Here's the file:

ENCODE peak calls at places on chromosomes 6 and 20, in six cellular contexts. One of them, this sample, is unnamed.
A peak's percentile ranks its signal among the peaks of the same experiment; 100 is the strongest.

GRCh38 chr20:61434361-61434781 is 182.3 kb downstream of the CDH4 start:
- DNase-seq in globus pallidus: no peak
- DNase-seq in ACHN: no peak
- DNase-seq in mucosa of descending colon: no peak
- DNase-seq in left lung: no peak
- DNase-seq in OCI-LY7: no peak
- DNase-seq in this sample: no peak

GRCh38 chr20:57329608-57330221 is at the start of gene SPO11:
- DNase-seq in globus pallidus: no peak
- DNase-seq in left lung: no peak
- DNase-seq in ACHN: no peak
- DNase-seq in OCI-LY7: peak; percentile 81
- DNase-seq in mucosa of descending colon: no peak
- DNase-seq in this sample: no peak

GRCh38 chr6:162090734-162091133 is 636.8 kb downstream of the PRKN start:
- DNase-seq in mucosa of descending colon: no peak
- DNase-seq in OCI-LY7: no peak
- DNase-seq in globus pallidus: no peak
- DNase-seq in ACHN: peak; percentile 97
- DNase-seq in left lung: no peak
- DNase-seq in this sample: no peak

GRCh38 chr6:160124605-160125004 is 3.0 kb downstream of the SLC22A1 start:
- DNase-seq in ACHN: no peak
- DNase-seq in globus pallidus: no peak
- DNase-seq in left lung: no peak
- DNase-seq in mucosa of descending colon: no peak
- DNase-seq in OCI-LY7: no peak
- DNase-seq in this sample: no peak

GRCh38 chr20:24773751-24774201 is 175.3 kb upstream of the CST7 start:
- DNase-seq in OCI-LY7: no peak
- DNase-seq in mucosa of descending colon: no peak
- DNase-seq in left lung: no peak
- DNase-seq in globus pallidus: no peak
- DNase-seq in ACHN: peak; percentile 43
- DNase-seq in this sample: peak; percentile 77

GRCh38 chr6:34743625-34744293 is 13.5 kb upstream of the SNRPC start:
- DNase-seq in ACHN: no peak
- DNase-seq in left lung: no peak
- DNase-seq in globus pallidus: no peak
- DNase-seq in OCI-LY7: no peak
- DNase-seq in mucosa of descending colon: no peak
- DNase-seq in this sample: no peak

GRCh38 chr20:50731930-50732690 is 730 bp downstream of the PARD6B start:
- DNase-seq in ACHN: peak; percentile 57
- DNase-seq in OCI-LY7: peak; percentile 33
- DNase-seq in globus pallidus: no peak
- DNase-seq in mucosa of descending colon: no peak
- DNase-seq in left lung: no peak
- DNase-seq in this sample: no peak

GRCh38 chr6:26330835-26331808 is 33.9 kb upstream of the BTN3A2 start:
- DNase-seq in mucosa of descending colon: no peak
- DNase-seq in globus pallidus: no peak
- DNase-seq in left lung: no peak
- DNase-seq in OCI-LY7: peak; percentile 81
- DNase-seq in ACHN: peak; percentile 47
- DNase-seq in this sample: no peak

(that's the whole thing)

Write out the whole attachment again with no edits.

ENCODE peak calls at places on chromosomes 6 and 20, in six cellular contexts. One of them, this sample, is unnamed.
A peak's percentile ranks its signal among the peaks of the same experiment; 100 is the strongest.

GRCh38 chr20:61434361-61434781 is 182.3 kb downstream of the CDH4 start:
- DNase-seq in globus pallidus: no peak
- DNase-seq in ACHN: no peak
- DNase-seq in mucosa of descending colon: no peak
- DNase-seq in left lung: no peak
- DNase-seq in OCI-LY7: no peak
- DNase-seq in this sample: no peak

GRCh38 chr20:57329608-57330221 is at the start of gene SPO11:
- DNase-seq in globus pallidus: no peak
- DNase-seq in left lung: no peak
- DNase-seq in ACHN: no peak
- DNase-seq in OCI-LY7: peak; percentile 81
- DNase-seq in mucosa of descending colon: no peak
- DNase-seq in this sample: no peak

GRCh38 chr6:162090734-162091133 is 636.8 kb downstream of the PRKN start:
- DNase-seq in mucosa of descending colon: no peak
- DNase-seq in OCI-LY7: no peak
- DNase-seq in globus pallidus: no peak
- DNase-seq in ACHN: peak; percentile 97
- DNase-seq in left lung: no peak
- DNase-seq in this sample: no peak

GRCh38 chr6:160124605-160125004 is 3.0 kb downstream of the SLC22A1 start:
- DNase-seq in ACHN: no peak
- DNase-seq in globus pallidus: no peak
- DNase-seq in left lung: no peak
- DNase-seq in mucosa of descending colon: no peak
- DNase-seq in OCI-LY7: no peak
- DNase-seq in this sample: no peak

GRCh38 chr20:24773751-24774201 is 175.3 kb upstream of the CST7 start:
- DNase-seq in OCI-LY7: no peak
- DNase-seq in mucosa of descending colon: no peak
- DNase-seq in left lung: no peak
- DNase-seq in globus pallidus: no peak
- DNase-seq in ACHN: peak; percentile 43
- DNase-seq in this sample: peak; percentile 77

GRCh38 chr6:34743625-34744293 is 13.5 kb upstream of the SNRPC start:
- DNase-seq in ACHN: no peak
- DNase-seq in left lung: no peak
- DNase-seq in globus pallidus: no peak
- DNase-seq in OCI-LY7: no peak
- DNase-seq in mucosa of descending colon: no peak
- DNase-seq in this sample: no peak

GRCh38 chr20:50731930-50732690 is 730 bp downstream of the PARD6B start:
- DNase-seq in ACHN: peak; percentile 57
- DNase-seq in OCI-LY7: peak; percentile 33
- DNase-seq in globus pallidus: no peak
- DNase-seq in mucosa of descending colon: no peak
- DNase-seq in left lung: no peak
- DNase-seq in this sample: no peak

GRCh38 chr6:26330835-26331808 is 33.9 kb upstream of the BTN3A2 start:
- DNase-seq in mucosa of descending colon: no peak
- DNase-seq in globus pallidus: no peak
- DNase-seq in left lung: no peak
- DNase-seq in OCI-LY7: peak; percentile 81
- DNase-seq in ACHN: peak; percentile 47
- DNase-seq in this sample: no peak